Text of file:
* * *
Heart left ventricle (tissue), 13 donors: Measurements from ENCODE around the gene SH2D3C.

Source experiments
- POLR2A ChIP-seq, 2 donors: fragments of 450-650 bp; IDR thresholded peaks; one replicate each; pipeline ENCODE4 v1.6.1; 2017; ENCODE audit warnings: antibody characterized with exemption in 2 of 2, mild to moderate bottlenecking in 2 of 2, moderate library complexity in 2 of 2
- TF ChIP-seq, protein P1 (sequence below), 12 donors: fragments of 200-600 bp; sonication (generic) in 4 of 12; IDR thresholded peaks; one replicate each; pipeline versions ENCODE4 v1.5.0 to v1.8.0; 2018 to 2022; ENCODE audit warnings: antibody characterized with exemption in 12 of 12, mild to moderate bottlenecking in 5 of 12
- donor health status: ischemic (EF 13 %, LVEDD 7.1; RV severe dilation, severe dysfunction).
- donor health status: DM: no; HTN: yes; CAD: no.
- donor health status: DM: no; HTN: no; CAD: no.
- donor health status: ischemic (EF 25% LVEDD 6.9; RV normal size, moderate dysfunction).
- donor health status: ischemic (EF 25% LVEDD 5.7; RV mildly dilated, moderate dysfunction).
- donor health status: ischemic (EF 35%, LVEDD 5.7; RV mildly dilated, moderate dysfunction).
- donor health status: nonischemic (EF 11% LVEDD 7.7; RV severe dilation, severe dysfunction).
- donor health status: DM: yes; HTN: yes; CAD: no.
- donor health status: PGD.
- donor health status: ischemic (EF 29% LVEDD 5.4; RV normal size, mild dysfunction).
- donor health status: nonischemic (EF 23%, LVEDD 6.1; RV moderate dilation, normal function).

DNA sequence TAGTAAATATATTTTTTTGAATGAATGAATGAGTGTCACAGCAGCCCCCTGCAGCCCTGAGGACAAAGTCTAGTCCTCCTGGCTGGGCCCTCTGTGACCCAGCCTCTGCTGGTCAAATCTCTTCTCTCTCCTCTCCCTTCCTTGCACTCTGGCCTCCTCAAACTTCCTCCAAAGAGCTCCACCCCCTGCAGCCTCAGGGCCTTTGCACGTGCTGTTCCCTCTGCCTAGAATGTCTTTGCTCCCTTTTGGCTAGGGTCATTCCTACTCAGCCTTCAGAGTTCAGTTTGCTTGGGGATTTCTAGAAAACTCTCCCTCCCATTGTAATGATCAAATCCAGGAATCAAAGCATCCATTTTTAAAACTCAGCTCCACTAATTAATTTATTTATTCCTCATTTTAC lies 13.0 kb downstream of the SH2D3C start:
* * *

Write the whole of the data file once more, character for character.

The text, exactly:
Heart left ventricle (tissue), 13 donors: Measurements from ENCODE around the gene SH2D3C.

Source experiments
- POLR2A ChIP-seq, 2 donors: fragments of 450-650 bp; IDR thresholded peaks; one replicate each; pipeline ENCODE4 v1.6.1; 2017; ENCODE audit warnings: antibody characterized with exemption in 2 of 2, mild to moderate bottlenecking in 2 of 2, moderate library complexity in 2 of 2
- TF ChIP-seq, protein P1 (sequence below), 12 donors: fragments of 200-600 bp; sonication (generic) in 4 of 12; IDR thresholded peaks; one replicate each; pipeline versions ENCODE4 v1.5.0 to v1.8.0; 2018 to 2022; ENCODE audit warnings: antibody characterized with exemption in 12 of 12, mild to moderate bottlenecking in 5 of 12
- donor health status: ischemic (EF 13 %, LVEDD 7.1; RV severe dilation, severe dysfunction).
- donor health status: DM: no; HTN: yes; CAD: no.
- donor health status: DM: no; HTN: no; CAD: no.
- donor health status: ischemic (EF 25% LVEDD 6.9; RV normal size, moderate dysfunction).
- donor health status: ischemic (EF 25% LVEDD 5.7; RV mildly dilated, moderate dysfunction).
- donor health status: ischemic (EF 35%, LVEDD 5.7; RV mildly dilated, moderate dysfunction).
- donor health status: nonischemic (EF 11% LVEDD 7.7; RV severe dilation, severe dysfunction).
- donor health status: DM: yes; HTN: yes; CAD: no.
- donor health status: PGD.
- donor health status: ischemic (EF 29% LVEDD 5.4; RV normal size, mild dysfunction).
- donor health status: nonischemic (EF 23%, LVEDD 6.1; RV moderate dilation, normal function).

DNA sequence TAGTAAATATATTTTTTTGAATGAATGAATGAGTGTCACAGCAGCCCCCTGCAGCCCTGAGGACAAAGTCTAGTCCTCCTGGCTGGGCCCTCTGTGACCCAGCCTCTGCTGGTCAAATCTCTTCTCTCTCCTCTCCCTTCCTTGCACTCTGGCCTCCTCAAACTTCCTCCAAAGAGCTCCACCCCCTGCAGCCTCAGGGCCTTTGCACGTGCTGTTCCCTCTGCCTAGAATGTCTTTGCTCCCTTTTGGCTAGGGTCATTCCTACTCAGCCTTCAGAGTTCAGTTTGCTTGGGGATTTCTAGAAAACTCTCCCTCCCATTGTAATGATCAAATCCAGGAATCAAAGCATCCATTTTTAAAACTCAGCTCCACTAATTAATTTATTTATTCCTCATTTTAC lies 13.0 kb downstream of the SH2D3C start: